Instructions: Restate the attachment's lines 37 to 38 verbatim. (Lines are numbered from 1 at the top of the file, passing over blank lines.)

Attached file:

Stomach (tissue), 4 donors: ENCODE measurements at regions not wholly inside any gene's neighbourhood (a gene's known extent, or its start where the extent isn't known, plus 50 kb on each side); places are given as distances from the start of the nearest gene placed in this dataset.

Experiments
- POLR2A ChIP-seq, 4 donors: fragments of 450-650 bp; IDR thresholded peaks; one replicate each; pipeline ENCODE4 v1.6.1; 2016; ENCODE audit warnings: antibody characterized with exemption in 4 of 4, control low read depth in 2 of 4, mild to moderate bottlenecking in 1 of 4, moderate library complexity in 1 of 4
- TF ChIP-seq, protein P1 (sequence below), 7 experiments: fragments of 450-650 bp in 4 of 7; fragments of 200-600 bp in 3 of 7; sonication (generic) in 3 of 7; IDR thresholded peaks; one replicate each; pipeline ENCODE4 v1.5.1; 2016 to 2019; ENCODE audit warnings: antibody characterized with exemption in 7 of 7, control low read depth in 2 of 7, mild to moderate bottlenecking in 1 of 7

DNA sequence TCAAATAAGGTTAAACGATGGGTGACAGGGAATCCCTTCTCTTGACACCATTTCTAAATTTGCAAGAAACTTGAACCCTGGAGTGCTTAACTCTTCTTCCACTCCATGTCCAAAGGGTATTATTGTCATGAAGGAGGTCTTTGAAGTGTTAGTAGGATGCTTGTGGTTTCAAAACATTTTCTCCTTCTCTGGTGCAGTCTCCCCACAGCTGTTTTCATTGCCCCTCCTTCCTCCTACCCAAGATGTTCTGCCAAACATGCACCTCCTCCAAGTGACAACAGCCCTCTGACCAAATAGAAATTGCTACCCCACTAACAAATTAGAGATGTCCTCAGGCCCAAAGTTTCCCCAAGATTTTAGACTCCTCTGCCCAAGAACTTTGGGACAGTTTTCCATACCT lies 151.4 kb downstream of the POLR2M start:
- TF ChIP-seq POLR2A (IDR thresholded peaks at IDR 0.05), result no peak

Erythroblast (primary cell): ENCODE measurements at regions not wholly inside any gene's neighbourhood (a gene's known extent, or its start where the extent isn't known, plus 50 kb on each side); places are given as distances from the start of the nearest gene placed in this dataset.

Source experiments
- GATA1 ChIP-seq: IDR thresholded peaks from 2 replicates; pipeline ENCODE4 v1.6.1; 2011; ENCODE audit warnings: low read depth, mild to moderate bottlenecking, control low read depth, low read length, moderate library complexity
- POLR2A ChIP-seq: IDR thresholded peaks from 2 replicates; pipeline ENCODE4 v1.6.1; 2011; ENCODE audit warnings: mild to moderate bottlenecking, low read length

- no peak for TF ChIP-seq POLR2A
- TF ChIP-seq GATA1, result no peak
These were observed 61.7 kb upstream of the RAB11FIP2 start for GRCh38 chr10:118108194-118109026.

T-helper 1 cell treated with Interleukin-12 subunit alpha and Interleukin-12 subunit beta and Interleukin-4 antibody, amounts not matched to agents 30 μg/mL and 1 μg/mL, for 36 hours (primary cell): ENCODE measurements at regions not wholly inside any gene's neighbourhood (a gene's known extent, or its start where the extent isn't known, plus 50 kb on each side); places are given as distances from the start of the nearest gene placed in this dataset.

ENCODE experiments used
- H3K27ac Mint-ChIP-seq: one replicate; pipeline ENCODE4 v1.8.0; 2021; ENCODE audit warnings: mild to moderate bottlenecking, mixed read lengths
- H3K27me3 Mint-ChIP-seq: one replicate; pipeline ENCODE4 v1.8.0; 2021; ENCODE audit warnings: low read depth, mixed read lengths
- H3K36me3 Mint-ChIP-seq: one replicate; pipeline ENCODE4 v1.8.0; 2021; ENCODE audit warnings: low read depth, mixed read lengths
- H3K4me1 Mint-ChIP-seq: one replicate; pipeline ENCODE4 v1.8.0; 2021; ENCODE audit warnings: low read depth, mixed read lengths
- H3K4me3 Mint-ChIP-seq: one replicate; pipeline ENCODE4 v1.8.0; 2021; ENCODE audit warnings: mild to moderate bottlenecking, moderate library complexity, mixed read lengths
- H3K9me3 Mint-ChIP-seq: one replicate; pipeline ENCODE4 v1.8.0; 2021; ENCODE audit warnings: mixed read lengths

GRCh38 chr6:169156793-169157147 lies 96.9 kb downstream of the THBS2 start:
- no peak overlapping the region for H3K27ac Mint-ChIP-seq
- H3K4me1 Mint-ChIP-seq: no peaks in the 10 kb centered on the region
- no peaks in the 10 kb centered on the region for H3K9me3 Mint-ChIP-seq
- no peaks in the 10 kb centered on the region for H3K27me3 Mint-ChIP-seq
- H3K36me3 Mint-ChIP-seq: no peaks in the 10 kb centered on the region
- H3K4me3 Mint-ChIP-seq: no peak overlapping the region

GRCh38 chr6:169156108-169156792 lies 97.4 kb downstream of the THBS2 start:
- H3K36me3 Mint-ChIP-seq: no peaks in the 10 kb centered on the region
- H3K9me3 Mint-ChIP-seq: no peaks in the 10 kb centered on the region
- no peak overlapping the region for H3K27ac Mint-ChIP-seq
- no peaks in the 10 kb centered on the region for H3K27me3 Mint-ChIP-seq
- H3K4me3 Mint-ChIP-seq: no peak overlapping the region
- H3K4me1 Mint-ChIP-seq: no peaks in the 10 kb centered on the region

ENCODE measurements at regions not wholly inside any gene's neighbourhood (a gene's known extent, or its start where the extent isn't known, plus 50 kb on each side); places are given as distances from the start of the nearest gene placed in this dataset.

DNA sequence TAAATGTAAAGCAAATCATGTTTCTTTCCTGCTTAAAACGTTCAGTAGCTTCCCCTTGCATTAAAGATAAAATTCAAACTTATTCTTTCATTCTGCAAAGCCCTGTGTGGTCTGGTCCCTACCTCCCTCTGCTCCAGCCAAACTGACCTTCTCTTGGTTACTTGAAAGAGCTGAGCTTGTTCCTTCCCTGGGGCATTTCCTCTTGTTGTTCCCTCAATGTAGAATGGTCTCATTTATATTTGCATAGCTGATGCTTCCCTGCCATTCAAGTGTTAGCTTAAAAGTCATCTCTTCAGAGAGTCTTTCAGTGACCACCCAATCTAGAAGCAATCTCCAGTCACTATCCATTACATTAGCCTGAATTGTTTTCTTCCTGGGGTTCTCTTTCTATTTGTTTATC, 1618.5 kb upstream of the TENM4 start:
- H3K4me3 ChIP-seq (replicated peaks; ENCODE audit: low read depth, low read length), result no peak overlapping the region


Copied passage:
DNA sequence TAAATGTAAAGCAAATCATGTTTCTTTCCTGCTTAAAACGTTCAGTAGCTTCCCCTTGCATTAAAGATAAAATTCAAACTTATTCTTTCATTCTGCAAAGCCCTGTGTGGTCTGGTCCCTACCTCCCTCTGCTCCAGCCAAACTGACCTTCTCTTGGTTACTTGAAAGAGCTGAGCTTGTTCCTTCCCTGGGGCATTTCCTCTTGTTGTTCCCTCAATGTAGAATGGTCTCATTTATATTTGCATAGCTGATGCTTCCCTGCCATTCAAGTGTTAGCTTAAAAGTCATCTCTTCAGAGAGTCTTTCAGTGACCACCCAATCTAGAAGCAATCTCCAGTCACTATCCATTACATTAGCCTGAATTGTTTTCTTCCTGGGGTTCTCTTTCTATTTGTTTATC, 1618.5 kb upstream of the TENM4 start:
- H3K4me3 ChIP-seq (replicated peaks; ENCODE audit: low read depth, low read length), result no peak overlapping the region